Note: This thirteen-week blog series will share a snippet from each chapter of our new book, Staying Together, Marriage: A Lifelong Affair by Steve & Mary Prokopchak. Now available to purchase at a 30% discount with House to House Publications.
We live in a consumer-oriented society. We can obtain almost anything we desire, and we can have it our way, in our color, in our price range. If it doesn’t fit, we can return it. If it breaks, we can replace it. We can call toll-free numbers, complain to our boss, or even hire a lawyer if we are dissatisfied. I (Steve) once had a briefcase on which the handle fell apart. It can be pretty tough to carry a briefcase without a handle, so I contacted the company directly. The customer service person asked for the model number of the briefcase and said she would have a replacement sent to my door, at no cost, no questions asked! Literally the next day there was a box at my door with a brand-new briefcase in it. As a consumer, this company won me over.
Marriage, however, is not for the consumer; marriage is for the committed. Consumerism can spoil us. What happens when we bring consumerism into our marriages? We might expect to have everything our way. We might expect to have our needs met first. We might even expect our spouse to act like a customer service representative, bending over backward to win us over. We might expect a kind, cheery, or calm response to all of our selfish questions and requests. And because the customer is always right, if we act as customers in our marriages we feel perpetually justified.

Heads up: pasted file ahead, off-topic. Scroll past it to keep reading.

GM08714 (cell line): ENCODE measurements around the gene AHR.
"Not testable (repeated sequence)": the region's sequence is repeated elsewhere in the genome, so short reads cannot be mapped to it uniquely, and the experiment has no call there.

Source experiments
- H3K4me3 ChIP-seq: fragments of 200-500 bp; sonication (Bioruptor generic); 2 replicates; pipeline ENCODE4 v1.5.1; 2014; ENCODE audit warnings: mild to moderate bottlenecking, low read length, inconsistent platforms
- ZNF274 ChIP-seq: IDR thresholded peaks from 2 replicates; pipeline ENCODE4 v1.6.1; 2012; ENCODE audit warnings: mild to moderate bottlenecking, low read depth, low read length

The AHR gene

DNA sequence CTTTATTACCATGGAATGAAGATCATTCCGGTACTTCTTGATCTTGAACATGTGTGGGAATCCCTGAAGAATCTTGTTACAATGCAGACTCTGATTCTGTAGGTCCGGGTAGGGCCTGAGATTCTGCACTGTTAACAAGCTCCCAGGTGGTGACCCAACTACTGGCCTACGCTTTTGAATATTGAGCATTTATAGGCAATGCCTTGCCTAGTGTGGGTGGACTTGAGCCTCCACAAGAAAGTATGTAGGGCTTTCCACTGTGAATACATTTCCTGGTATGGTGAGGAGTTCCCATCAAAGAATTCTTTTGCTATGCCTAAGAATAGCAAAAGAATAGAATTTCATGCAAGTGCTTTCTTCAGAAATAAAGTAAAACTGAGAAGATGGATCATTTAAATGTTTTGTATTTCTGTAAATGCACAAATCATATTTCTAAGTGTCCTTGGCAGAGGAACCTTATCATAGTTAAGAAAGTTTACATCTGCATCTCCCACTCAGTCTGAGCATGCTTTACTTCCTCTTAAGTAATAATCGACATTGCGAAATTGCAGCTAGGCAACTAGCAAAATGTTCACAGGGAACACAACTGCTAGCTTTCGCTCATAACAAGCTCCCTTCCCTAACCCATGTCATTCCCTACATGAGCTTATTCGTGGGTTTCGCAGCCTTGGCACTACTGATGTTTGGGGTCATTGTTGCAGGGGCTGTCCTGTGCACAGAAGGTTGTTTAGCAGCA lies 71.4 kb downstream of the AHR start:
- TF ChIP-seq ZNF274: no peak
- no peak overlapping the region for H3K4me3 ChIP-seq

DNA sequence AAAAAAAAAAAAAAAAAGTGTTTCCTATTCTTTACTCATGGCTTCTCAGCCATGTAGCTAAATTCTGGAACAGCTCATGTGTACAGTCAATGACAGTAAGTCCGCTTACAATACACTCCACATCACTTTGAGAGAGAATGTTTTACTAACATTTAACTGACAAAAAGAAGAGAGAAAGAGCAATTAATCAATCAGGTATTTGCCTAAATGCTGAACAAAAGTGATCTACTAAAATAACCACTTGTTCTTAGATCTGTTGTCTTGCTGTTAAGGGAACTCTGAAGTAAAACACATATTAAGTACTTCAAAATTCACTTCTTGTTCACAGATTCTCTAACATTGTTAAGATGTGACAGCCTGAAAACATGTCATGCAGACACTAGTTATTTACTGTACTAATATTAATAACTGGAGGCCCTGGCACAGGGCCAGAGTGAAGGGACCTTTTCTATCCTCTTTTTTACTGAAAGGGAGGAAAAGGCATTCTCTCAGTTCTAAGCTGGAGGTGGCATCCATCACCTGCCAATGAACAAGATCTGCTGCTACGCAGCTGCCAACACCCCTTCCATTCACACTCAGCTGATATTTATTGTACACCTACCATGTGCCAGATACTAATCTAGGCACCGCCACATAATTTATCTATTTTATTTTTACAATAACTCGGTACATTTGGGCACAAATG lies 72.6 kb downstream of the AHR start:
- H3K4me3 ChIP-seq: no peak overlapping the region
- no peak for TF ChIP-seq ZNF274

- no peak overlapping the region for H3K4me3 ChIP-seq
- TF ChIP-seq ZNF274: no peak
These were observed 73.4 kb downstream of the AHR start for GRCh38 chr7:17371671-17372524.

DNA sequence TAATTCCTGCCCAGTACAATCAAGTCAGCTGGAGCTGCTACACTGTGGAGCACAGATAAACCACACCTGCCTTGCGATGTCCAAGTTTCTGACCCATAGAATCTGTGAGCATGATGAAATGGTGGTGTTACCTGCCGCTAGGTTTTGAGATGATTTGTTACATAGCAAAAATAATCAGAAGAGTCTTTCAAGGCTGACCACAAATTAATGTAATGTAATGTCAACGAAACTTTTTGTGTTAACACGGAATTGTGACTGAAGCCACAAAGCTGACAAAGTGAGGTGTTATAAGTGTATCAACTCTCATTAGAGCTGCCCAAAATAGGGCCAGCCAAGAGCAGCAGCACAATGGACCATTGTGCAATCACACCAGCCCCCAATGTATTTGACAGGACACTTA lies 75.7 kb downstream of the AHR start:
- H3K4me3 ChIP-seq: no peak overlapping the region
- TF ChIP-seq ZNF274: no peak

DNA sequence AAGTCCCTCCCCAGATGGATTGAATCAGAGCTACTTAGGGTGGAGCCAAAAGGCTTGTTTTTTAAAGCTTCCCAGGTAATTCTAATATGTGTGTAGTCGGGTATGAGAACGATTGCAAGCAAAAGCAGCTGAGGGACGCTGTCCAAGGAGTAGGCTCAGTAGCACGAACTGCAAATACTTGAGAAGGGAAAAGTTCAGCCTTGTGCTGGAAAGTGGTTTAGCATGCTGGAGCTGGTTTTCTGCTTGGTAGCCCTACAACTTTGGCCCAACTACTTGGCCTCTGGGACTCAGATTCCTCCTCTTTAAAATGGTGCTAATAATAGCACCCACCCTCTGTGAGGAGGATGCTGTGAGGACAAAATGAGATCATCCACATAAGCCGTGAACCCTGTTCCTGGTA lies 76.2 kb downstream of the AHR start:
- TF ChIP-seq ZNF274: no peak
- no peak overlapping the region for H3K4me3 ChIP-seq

After years of counseling and speaking all over the world, hearing story after story from many different couples, we have come to realize that most social scientists have missed the mark when it comes to identifying the primary cause of marriage breakup. While finances play a part, as do compatibility and sexual issues, these are all secondary to the primary reason—selfishness. When we become a consumer in our marriage, we become selfish and frequently used to getting what we want.
One time in a marriage counseling session, a husband responded, “I give her whatever she wants. She doesn’t work outside the home. She has a car. All I ask is that she…” That sentence could be finished with any number of things—get up and cook me breakfast, give me a back rub and listen to me when I come home from work, balance the checkbook, run the entire household, cook delicious meals, always be available for sex. You get the picture. The spirit of consumerism says, “I give to my spouse, therefore, I expect a certain return.” If you’re looking for a specific return, then you are looking for an investment and not a committed marriage relationship.
Order the book here.